Spofford: Hide Yo Kids, Hide Yo Wife, The Indian Devil is Coming

Harriet Prescott Spofford’s “Circumstance” tells the tale of a woman walking through nature who is then attacked by a vicious and unnamed animal. The “Indian Devil” as the beast is called connotes a sense of something that is native to the land just as the Indians were. The “devil” shows a deep-seated fear and betrays the settlers fear of nature. The legendary aspect of the creature shows the settlers do not understand nature and resort to myths to explain alien concepts of their new land. At first, the narrator is peacefully walking through the fields near her home. She witnesses a strange apparition flying through the sky covered in a white sheet with four hands, delivering a warning. In reaction to this “She might have been a little frightened by such an apparition, if she had led a life of less reality than frontier settlers are apt to lead” (Spofford, 85).  It is clear she and her family have gone through many struggles in order to make a life for themselves on the frontier. It is mentioned several times throughout the work that she lived in a log home, her husband plays a “homely fiddle made by himself from birch and cherrywood,” and the “patter of wooden clogs and the rustle of homespun petticoat” (Spofford, 87).  The author is making is obvious to the reader that the narrator and her husband live off the land and are harmonious with nature. She walks through “the little copse” and lingers to “imbibe the sense of shelter” (Spofford, 84). There is a very positive relationship created between the narrator and nature, and she speaks of it as a warm and comforting friend and place of peace. After she is attacked by the animal this relationship shifts, “The green depths were utterly cold and silent and stern. These beautiful haunts that all the summer were hears and rejoinced to share with her their bounty, these heavens that had yielded their largess, these stems that had thrust their blossoms into her hands, all these friends of three moons ago forgot her now and knew her no longer” (Spofford, 89). This quote communicates the utter feeling of betrayal the narrator experiences. She once thought of the self-same woods as a safe haven and a source to live off of. I think the creature is a representation of warning to the couple to not underestimate nature. The wife had a false sense of security within nature and had no qualms of using it to her advantage, to make a home, clogs, fiddle, etc. The creature first attacks the woman because she was more emotionally attached to the land and therefore more vulnerable. It is significant that her singing keeps the beast from eating her because singing is soothing and non-violent and demonstrates how if we are kind to the forest and treat it gently it will not eventually come to betray us. The husband, however, demonstrates how people are attempting to conquer and dominate nature. He does not attempt any pacifying tactics and opts to violently bludgeon the beast instead. His actions are indicative of the settlers as a whole, destroying nature instead of finding ways to co-exist peacefully.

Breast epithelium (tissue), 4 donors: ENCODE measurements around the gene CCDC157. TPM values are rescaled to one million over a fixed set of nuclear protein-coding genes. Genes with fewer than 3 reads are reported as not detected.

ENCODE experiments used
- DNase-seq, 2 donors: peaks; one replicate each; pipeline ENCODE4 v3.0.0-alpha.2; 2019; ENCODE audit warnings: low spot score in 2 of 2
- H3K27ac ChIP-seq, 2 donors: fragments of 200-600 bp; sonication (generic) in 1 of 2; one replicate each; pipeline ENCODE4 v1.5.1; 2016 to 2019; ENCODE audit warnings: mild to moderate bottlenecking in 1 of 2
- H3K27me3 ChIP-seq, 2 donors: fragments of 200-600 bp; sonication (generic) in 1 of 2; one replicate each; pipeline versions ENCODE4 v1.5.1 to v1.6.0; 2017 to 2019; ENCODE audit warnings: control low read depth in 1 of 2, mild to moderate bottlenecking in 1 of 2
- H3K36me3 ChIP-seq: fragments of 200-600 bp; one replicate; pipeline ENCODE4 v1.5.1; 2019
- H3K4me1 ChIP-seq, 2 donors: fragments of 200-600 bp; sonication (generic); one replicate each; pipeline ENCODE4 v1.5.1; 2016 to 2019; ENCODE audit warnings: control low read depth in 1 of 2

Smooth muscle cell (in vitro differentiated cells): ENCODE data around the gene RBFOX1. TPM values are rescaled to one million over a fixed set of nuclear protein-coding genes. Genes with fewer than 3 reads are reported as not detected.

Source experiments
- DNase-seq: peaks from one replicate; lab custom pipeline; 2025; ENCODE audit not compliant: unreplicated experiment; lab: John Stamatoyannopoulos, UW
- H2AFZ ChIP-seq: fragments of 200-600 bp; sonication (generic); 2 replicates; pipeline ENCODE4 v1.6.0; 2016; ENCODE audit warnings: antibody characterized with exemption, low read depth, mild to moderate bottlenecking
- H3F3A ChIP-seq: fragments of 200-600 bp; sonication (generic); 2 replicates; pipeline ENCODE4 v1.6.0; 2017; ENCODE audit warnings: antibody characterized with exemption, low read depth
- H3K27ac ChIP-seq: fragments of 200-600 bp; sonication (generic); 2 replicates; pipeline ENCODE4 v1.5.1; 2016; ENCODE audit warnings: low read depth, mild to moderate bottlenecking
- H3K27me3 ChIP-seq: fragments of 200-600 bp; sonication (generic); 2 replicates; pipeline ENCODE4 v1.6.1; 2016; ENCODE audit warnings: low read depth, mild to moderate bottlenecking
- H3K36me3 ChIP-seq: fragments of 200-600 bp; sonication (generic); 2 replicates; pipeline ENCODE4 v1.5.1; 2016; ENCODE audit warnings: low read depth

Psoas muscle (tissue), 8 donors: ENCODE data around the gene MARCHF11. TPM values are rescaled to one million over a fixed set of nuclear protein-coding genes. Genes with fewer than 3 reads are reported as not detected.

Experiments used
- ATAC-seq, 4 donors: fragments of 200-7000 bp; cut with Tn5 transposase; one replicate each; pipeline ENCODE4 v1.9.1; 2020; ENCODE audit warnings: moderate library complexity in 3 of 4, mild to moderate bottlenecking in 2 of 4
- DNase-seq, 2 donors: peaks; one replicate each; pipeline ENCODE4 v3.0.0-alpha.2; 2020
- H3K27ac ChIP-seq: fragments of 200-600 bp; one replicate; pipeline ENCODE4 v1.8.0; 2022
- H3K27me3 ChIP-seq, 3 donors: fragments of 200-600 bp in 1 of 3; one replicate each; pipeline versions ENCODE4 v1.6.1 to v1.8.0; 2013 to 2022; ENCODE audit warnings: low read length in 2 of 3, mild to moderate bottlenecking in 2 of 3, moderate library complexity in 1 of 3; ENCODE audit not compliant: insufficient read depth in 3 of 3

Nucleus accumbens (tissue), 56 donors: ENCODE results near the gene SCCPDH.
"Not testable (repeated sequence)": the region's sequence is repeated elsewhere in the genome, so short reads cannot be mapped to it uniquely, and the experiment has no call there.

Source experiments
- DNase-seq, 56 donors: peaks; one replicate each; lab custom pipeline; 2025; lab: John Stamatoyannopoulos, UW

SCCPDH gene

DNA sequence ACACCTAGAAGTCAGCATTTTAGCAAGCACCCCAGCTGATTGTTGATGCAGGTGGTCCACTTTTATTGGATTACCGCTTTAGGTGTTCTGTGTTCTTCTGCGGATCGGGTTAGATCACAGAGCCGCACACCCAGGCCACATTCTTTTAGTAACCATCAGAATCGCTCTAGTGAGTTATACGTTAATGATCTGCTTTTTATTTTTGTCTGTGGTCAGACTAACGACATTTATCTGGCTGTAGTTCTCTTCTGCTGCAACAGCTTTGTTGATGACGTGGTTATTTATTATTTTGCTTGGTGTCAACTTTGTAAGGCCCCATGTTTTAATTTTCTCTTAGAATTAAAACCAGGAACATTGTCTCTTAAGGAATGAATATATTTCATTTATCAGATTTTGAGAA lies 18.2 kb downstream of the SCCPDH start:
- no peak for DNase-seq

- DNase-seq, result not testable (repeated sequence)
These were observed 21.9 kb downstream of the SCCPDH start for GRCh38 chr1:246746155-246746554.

Spofford, Harriet Prescott. The Amber Gods and Other Stories. Ch./Art: Circumstance p. 84-96. pub. Rutgers University Press 1989

2 responses to this post.

  1. This may be the best title ever!

  2. Although I also found your blog post interesting, I have to say that my favorite part was your title. Though seriously I liked the approach you took to looking at the story, I myself had not seen this sort of didactic undertone where Spofford is showing us the difference between the right way to live in nature, and the way of the civilized man that just takes takes and takes.

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